Complex torus

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A complex Abelian Lie group obtained from the -dimensional complex space by factorizing with respect to a lattice of rank . Every connected compact complex Lie group is a complex torus [1]. Every Hermitian scalar product in defines on a translation-invariant Kähler metric. Complex tori can also be characterized as the only compact parallelizable Kähler manifolds [2]. The group of automorphisms of the complex manifold is the same as the holomorph of the group as a complex Lie group (cf. Holomorph of a group).

Holomorphic -forms on a complex torus have the form

where , are the coordinates in and the Dolbeault cohomology ring is naturally isomorphic to (see [1]).

As real Lie groups, all -dimensional complex tori are -dimensional tori and are isomorphic for fixed . From the point of view of their complex structure their behaviour is extremely complicated. A basis for a lattice can be given by a matrix of dimension , called the period matrix of the torus . Tori with period matrices are isomorphic (as complex Lie groups or as complex manifolds) if and only if there exist matrices and such that .

The period matrix of an -dimensional torus can be reduced to the form , where . Tori with matrices of this form generate a holomorphic family that gives an effectively-parametrized versal deformation of any -dimensional complex torus depending on parameters . In particular, for , the parameter space is the upper half-plane , and the set of isomorphism classes of one-dimensional complex tori can be identified with the quotient where is the modular group.

Complex tori that are algebraic varieties are called Abelian varieties (cf. Abelian variety). A complex torus is an Abelian variety if and only there exists in a Hermitian scalar product whose imaginary part is integer-valued on [1]. In terms of the period matrix this is the Riemann–Frobenius condition: There should exist a skew-symmetric matrix such that and is positive definite. When this condition always holds; the corresponding algebraic curves are elliptic (cf. Elliptic curve). The period matrix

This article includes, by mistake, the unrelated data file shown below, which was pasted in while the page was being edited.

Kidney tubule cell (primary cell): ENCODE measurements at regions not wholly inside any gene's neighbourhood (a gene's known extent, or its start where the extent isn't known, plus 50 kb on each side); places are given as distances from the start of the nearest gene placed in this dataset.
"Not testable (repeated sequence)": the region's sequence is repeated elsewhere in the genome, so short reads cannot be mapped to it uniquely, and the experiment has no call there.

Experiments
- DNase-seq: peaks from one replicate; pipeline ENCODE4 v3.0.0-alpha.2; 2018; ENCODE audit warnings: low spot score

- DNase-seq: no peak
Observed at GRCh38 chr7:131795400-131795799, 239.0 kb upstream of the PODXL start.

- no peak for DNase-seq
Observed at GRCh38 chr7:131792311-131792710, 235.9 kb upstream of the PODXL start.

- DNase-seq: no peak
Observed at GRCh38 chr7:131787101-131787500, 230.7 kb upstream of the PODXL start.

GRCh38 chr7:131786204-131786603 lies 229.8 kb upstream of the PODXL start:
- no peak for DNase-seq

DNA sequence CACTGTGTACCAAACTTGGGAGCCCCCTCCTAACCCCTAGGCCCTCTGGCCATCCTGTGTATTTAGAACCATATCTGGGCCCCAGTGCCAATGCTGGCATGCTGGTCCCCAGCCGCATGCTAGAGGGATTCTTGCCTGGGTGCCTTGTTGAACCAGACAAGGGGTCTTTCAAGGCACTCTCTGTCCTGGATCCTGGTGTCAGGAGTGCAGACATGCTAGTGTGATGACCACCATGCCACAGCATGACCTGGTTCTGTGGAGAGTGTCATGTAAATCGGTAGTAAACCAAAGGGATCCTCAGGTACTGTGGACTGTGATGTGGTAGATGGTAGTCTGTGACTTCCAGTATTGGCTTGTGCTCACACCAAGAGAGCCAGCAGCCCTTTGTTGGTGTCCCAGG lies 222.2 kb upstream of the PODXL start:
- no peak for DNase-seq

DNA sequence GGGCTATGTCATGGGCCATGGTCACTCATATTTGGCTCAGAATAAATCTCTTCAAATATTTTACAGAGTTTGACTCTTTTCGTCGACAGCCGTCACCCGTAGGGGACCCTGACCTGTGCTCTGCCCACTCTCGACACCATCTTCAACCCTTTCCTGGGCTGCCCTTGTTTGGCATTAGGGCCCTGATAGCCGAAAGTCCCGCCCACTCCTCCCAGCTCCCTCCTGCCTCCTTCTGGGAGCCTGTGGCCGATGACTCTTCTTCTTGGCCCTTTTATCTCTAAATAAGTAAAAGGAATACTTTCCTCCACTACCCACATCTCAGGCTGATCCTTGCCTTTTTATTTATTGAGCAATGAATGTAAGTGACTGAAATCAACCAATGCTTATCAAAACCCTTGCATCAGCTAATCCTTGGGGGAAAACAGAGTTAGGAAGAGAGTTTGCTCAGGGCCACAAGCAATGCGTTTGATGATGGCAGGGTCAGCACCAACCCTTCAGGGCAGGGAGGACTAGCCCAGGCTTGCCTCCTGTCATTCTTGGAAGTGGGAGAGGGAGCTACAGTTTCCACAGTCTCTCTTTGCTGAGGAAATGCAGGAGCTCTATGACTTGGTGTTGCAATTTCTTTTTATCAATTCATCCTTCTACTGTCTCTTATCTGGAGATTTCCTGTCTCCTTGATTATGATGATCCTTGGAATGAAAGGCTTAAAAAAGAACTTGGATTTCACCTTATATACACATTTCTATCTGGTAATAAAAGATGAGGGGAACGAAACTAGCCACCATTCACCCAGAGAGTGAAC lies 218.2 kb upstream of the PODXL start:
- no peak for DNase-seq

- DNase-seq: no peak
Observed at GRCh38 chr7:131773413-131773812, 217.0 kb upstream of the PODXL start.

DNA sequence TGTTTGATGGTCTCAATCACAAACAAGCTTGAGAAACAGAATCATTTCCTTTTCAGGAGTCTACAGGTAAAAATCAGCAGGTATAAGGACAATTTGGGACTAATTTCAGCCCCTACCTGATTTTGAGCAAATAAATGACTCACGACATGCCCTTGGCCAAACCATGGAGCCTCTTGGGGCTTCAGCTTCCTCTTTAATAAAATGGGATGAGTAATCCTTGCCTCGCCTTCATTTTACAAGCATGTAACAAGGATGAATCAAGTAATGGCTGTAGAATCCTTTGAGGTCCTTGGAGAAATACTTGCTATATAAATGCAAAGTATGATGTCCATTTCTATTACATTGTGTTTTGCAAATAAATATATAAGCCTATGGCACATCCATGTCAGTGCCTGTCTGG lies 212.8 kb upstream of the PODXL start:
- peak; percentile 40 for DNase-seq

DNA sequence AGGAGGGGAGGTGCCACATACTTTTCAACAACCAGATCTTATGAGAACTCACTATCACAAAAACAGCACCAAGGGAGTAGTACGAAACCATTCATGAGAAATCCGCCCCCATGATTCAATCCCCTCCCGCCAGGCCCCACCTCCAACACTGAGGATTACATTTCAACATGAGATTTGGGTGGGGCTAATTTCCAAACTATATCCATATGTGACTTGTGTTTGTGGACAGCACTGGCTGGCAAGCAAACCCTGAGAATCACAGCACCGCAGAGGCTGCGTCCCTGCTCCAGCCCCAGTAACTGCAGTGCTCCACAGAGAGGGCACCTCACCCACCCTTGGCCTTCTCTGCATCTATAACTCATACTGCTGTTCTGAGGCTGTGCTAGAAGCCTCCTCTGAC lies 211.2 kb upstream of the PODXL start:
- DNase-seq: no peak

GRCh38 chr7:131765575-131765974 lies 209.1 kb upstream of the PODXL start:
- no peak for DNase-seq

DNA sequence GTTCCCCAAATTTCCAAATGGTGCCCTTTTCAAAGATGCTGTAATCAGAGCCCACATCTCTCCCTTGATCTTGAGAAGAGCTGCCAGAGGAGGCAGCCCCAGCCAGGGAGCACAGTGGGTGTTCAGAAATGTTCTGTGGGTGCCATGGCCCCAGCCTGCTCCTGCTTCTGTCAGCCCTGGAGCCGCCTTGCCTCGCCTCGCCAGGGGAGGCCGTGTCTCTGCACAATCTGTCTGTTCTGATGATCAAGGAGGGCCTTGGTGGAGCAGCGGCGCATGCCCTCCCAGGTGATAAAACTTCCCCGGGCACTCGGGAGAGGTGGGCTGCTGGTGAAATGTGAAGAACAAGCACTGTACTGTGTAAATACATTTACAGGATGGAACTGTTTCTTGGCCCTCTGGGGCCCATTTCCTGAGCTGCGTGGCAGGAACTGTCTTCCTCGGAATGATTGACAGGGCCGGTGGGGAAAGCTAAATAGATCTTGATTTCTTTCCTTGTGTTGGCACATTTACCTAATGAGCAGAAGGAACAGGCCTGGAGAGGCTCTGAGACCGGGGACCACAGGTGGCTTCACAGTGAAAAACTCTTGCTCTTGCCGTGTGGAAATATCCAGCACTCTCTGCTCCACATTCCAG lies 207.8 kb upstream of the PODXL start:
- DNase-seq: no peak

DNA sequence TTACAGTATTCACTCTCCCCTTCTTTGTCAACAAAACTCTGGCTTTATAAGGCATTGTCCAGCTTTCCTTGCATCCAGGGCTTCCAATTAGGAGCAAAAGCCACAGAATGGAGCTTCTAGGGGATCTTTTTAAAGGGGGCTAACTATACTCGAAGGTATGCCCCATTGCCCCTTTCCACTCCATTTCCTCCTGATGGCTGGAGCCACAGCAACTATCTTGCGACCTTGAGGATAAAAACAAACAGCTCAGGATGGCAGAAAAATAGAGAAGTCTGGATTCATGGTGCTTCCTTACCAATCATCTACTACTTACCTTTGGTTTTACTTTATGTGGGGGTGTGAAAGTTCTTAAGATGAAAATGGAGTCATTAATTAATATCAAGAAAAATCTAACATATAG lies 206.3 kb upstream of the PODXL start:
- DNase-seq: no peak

provides an example of a two-dimensional complex torus that is not an algebraic variety. On this torus there are not even non-constant meromorphic functions [5]. A necessary and sufficient condition that an -dimensional complex torus be algebraic is the existence on it of algebraically-independent meromorphic functions.

Interest in complex tori originated in the 19th century in connection with the study of Abelian functions (cf. Abelian function) and Jacobi varieties of algebraic curves (cf. Jacobi variety). To any -dimensional compact Kähler manifold there is related a collection of complex tori, its intermediate Jacobi varieties [7].


[1] D. Mumford, "Abelian varieties" , Oxford Univ. Press (1974)
[2] H.C. Wang, "Complex parallisable manifolds" Proc. Amer. Math. Soc. , 5 (1954) pp. 771–776
[3a] K. Kodaira, D.C. Spencer, "On deformations of complex analytic structures I" Ann. of Math. , 67 (1958) pp. 328–400
[3b] K. Kodaira, D.C. Spencer, "On deformations of complex analytic structures II" Ann. of Math. , 67 (1958) pp. 403–466
[4] A. Weil, "Introduction à l'Aeetude des variétés kahlériennes" , Hermann (1958)
[5] C.L. Siegel, "Automorphe Funktionen in mehrerer Variablen" , Math. Inst. Göttingen (1955)
[6] R.O. Wells jr., "Differential analysis on complex manifolds" , Springer (1980)
[7] S.S. Chern, "Complex manifolds without potential theory" , Springer (1979)
How to Cite This Entry:
Complex torus. Encyclopedia of Mathematics. URL:
This article was adapted from an original article by A.L. Onishchik (originator), which appeared in Encyclopedia of Mathematics - ISBN 1402006098. See original article